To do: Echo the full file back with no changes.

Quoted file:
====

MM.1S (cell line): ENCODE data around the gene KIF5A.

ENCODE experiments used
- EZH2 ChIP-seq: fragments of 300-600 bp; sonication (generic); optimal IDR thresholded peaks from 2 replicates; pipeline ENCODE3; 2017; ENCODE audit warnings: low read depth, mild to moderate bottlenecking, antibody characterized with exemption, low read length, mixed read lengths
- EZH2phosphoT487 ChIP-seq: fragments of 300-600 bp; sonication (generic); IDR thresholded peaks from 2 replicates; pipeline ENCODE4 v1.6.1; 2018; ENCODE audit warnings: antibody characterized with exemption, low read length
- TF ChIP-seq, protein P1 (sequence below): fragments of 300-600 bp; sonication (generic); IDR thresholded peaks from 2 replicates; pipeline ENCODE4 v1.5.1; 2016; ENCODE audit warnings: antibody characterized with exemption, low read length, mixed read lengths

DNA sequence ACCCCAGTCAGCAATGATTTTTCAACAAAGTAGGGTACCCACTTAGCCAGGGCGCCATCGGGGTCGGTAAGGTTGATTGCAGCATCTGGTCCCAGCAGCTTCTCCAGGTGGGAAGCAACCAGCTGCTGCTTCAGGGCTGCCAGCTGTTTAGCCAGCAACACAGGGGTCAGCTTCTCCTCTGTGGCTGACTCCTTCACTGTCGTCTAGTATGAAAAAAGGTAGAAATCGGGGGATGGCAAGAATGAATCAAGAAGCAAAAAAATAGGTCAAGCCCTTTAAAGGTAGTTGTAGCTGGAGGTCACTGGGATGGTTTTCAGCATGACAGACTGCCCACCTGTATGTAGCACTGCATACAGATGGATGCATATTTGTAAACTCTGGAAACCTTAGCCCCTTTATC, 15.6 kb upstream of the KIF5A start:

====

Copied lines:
MM.1S (cell line): ENCODE data around the gene KIF5A.

ENCODE experiments used
- EZH2 ChIP-seq: fragments of 300-600 bp; sonication (generic); optimal IDR thresholded peaks from 2 replicates; pipeline ENCODE3; 2017; ENCODE audit warnings: low read depth, mild to moderate bottlenecking, antibody characterized with exemption, low read length, mixed read lengths
- EZH2phosphoT487 ChIP-seq: fragments of 300-600 bp; sonication (generic); IDR thresholded peaks from 2 replicates; pipeline ENCODE4 v1.6.1; 2018; ENCODE audit warnings: antibody characterized with exemption, low read length
- TF ChIP-seq, protein P1 (sequence below): fragments of 300-600 bp; sonication (generic); IDR thresholded peaks from 2 replicates; pipeline ENCODE4 v1.5.1; 2016; ENCODE audit warnings: antibody characterized with exemption, low read length, mixed read lengths

DNA sequence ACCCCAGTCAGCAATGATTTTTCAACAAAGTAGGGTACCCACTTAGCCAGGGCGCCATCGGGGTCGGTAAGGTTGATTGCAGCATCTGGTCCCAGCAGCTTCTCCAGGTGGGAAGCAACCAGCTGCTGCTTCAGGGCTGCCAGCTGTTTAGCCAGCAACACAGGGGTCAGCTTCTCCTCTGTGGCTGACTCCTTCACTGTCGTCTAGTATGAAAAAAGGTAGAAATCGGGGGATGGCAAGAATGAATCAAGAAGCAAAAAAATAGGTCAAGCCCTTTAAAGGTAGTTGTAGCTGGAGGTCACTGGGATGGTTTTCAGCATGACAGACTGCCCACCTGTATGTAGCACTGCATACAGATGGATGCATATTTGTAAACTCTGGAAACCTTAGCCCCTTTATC, 15.6 kb upstream of the KIF5A start: